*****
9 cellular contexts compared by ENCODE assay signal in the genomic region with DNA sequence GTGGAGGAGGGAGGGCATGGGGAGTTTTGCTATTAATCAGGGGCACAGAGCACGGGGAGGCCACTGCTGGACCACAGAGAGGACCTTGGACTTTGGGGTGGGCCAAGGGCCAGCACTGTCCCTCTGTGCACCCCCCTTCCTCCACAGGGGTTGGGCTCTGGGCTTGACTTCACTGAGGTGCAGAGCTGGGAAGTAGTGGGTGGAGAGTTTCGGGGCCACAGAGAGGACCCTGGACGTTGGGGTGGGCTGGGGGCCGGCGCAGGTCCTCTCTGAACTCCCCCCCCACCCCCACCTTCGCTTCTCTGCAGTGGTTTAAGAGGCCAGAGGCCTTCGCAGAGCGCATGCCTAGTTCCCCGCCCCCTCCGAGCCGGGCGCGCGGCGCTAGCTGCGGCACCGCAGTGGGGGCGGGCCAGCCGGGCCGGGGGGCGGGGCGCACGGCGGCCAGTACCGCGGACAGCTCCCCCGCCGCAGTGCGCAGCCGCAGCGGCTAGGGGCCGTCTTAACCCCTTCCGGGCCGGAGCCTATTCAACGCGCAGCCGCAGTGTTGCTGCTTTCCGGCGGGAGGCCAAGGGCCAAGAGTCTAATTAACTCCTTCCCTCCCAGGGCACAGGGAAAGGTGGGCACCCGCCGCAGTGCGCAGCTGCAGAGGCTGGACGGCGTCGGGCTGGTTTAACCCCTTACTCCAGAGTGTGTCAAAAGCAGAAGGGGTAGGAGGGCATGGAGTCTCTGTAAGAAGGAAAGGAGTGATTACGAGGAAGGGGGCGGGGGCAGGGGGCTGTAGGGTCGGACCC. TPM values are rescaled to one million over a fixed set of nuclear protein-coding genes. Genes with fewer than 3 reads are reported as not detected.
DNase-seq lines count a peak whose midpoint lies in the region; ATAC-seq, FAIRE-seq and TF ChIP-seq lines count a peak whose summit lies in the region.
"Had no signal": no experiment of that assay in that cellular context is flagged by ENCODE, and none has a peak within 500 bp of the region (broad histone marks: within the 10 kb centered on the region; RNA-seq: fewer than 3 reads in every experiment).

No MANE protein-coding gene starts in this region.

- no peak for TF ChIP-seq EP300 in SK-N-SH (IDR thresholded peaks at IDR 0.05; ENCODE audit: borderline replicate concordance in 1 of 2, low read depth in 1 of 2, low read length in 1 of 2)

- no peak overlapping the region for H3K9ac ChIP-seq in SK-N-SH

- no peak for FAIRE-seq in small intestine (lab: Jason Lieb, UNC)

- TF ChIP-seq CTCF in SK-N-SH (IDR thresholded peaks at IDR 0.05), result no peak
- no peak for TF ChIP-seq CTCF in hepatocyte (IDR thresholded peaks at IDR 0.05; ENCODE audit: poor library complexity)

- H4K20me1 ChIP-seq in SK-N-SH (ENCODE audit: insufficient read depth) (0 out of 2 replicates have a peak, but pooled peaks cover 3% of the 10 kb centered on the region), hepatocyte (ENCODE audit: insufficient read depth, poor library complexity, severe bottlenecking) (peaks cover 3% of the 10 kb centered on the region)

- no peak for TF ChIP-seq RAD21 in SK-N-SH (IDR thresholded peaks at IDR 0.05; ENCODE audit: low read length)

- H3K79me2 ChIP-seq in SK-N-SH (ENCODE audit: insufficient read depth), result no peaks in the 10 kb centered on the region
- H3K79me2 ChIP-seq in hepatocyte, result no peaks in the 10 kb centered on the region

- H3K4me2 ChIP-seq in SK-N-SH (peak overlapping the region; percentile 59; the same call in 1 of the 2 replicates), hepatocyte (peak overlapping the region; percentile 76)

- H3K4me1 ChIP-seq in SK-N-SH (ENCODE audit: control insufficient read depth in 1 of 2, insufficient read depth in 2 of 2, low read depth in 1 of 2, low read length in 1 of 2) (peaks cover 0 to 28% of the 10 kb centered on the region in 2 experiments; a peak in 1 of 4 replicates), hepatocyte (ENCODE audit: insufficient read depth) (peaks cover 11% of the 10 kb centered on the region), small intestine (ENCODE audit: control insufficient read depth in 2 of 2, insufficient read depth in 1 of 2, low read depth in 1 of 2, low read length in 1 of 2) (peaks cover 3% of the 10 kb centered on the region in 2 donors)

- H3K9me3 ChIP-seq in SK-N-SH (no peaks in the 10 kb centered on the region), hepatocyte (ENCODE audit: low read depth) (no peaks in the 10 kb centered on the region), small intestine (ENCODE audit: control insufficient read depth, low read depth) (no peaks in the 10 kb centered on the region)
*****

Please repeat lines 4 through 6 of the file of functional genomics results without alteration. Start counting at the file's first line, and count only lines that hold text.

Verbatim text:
No MANE protein-coding gene starts in this region.

- no peak for TF ChIP-seq EP300 in SK-N-SH (IDR thresholded peaks at IDR 0.05; ENCODE audit: borderline replicate concordance in 1 of 2, low read depth in 1 of 2, low read length in 1 of 2)

- no peak overlapping the region for H3K9ac ChIP-seq in SK-N-SH